by Alexander McDonald
29 November 2016
In today’s world, it appears everything is becoming too complex and complicated be it technology, politics, economics and social issues. Every day, we read about new technologies that have been developed, new celebrity diets that are being followed, and new laws being made to control how individuals and companies go about business. We are constantly reminded by political figures, technologists and the like that we must innovate and improve on what we have. And that even extends to food (and its production).
Food by its very nature is consumed to support growth and maintain life. Over the course of human history, our diets have shifted from one high in raw, pure ingredients to one where fast and processed foods play a significant part (particularly in the Western world). Interestingly, many countries such as Australia are experiencing unprecedented rates of heart disease, high blood pressure, diabetes and cancer. You can’t help but question how big of an impact our diets are having on these rates.
Society, in particular the media, tend to overcomplicate eating by bombarding us with information and focusing on how many calories and carbohydrates we should all be consuming, promoting low-fat and sugar-free products, and whether we should eat a certain food or not. However, eating well should not be complicated – it should be very simple.
Our mind and body are directly affected by our daily and cumulative food choices. Eating food that is closest to its natural state with the least amount of processing provides the best opportunity for optimum health and vitality. We have all seen the Healthy Eating Pyramid, a simple visual guide to the types and proportion of foods that we should eat every day for good health (see right).
In theory, it seems relatively easy to meet this guide. In practice, however, trying to make sense of what we should or shouldn't be eating appears to still be difficult and many of us are unsure about how to choose the right foods in the right amounts to have a healthy diet.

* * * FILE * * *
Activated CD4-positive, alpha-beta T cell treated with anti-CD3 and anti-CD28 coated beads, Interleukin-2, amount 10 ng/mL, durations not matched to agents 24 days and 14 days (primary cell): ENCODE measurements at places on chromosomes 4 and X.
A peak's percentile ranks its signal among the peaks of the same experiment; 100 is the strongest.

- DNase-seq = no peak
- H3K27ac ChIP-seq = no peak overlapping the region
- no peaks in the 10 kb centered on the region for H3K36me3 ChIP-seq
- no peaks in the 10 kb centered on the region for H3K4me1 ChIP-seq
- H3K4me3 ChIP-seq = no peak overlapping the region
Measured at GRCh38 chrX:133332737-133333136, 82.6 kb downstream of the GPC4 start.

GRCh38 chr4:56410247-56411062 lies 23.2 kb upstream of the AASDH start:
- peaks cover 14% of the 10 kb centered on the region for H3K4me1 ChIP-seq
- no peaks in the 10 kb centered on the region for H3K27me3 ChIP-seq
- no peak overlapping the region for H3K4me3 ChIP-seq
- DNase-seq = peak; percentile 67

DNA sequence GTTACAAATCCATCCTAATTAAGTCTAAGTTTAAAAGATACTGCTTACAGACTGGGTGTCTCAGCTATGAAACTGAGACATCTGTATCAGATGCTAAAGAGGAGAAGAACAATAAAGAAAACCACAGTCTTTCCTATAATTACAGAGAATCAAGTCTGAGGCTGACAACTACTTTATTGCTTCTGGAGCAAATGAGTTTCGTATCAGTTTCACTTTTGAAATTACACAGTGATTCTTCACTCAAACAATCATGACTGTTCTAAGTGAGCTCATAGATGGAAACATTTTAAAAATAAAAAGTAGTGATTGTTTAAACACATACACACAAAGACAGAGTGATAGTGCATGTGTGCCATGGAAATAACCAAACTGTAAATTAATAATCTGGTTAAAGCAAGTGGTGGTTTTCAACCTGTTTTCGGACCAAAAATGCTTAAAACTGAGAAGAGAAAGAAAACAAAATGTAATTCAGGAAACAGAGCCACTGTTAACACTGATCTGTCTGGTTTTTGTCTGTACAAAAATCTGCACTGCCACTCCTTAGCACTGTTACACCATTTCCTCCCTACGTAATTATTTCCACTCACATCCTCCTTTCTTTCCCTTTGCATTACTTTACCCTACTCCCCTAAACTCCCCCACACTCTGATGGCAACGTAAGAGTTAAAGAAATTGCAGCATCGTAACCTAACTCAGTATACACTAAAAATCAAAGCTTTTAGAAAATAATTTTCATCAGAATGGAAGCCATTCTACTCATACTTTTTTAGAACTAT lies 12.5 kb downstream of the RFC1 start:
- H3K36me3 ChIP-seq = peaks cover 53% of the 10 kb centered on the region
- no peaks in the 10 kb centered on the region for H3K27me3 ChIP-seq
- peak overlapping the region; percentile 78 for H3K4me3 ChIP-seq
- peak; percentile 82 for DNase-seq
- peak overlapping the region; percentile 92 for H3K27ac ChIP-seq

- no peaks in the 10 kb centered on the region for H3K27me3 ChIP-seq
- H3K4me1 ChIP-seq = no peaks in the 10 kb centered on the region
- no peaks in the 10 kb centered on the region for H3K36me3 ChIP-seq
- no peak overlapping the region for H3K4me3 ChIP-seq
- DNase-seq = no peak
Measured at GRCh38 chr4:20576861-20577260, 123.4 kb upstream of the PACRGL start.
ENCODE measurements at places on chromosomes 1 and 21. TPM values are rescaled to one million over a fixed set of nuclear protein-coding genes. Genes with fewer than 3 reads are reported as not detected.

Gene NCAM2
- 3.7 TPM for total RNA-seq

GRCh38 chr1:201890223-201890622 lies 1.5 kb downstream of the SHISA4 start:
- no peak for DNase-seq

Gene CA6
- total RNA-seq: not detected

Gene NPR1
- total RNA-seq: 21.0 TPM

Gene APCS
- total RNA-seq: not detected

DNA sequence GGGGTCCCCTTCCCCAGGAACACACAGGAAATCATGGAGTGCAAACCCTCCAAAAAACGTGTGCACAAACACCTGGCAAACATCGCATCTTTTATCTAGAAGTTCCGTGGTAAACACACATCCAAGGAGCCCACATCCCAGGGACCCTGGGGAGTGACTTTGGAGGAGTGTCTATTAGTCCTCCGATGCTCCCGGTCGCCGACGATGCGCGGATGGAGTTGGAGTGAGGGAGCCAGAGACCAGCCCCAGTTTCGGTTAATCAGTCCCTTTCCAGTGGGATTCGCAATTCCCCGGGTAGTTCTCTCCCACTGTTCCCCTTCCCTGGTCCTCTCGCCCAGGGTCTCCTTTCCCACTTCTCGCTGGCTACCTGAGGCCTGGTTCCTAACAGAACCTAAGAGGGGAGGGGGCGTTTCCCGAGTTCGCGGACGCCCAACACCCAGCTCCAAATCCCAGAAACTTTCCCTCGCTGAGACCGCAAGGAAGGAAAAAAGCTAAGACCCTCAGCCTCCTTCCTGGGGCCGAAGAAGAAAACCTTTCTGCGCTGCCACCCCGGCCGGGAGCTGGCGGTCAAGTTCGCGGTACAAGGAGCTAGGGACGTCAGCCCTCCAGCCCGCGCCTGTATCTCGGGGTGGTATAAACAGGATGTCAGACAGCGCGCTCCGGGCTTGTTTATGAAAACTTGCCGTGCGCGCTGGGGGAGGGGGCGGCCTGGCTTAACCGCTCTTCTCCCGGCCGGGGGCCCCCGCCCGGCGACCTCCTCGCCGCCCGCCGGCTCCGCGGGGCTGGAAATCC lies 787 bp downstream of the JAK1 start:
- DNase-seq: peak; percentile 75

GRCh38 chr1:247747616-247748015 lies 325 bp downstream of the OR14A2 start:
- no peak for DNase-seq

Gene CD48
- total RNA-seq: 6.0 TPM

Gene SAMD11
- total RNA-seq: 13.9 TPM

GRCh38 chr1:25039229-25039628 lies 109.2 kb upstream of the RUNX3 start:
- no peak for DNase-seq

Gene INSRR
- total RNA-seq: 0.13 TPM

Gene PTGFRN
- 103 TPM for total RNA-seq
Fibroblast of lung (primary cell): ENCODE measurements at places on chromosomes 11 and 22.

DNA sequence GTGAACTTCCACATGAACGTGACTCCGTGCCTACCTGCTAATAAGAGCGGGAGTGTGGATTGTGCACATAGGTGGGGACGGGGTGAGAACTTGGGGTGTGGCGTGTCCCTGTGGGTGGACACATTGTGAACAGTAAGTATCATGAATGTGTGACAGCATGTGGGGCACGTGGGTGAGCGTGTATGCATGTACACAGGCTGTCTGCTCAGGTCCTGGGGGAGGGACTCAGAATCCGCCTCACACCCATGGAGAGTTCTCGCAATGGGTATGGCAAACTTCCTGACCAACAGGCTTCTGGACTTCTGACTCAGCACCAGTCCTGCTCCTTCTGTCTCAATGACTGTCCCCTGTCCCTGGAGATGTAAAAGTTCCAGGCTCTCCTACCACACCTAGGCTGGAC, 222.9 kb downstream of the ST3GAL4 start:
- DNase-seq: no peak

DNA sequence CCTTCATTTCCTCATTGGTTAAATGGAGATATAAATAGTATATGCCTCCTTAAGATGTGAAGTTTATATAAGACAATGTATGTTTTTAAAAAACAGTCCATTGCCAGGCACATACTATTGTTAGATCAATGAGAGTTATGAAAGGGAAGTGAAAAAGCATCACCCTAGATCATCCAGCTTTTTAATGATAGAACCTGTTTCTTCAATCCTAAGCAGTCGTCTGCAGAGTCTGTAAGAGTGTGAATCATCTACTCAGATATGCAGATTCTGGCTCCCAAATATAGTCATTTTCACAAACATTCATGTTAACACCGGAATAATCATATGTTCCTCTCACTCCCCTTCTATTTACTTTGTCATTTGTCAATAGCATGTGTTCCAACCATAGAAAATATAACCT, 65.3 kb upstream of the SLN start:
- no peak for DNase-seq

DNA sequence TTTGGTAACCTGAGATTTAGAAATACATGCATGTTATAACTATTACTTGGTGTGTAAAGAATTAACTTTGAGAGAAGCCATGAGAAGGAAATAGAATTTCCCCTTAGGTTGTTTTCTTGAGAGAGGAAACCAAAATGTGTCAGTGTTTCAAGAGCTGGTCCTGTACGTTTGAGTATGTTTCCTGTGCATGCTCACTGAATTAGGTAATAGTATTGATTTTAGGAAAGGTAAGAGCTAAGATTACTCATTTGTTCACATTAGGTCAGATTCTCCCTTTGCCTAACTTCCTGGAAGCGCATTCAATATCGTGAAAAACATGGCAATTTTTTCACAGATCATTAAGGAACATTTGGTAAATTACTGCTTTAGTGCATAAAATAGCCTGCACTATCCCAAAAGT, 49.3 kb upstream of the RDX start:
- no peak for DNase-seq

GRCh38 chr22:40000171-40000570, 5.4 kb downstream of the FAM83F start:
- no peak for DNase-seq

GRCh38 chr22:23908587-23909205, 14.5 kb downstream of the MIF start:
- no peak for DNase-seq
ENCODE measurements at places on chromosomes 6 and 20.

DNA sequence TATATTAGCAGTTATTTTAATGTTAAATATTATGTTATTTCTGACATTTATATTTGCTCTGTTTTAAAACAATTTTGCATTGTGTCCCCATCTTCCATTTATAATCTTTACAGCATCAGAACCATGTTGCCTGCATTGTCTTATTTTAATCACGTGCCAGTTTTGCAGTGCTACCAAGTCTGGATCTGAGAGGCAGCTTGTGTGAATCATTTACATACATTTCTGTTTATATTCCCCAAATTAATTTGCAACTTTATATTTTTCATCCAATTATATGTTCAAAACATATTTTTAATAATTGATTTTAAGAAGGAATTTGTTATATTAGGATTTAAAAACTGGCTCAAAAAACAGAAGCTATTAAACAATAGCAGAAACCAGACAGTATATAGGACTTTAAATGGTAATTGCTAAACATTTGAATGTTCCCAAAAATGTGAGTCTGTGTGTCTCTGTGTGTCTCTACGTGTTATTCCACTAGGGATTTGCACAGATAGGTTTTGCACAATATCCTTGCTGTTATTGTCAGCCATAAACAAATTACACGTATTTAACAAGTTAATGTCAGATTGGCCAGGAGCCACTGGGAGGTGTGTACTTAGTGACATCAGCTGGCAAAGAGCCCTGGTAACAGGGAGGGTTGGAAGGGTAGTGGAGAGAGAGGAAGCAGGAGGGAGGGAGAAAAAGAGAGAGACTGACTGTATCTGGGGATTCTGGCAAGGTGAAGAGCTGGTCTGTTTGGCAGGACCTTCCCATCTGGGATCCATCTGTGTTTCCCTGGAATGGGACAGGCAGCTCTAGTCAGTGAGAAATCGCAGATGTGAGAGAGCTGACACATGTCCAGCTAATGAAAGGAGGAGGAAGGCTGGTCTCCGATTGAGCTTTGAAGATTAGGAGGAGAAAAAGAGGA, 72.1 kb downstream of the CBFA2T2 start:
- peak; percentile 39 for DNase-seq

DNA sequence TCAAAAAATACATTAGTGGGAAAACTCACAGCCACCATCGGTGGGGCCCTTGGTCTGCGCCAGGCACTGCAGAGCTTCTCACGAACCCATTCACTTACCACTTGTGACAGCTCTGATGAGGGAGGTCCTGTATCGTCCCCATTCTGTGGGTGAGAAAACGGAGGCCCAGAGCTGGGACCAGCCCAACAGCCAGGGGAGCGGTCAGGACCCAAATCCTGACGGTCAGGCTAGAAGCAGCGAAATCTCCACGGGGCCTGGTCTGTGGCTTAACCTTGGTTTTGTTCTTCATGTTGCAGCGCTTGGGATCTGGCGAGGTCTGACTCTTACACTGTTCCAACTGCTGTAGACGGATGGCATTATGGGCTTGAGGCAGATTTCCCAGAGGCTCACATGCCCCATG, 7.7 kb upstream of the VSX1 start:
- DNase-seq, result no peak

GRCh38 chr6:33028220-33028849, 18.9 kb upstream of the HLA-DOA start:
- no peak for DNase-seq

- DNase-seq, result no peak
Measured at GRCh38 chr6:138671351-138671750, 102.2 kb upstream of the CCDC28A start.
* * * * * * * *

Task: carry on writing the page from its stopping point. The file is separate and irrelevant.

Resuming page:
In my view, it all comes back to simplicity. We are seeing a trend in the food industry where many consumers want to get back to basics, eating simple (yet flavourful), clean, green nutritious foods. They are more interested than ever in knowing where their food comes from, what ingredients are used and what health benefits they offer. At Provyda, we understand that many consumers want food ingredients and products that are more natural and contain fewer mystery components such as artificial flavours and colours. As a specialist ingredient supplier, we can source specific ingredients to meet your requirements whether its natural colours and flavours, freeze dried vegetables, herbs and fruits, or oleoresins and essential oils. All our ingredients are carefully selected to meet the quality benchmarks, the necessary accreditations and the best value for money proposition for the Australian market.
Alexander McDonald is a Professional Services Manager at Provyda. He was previously a practising corporate lawyer at a number of high profile law firms in Sydney. He completed a double degree at university in both environmental science and law, and has always had a strong interest in the food industry.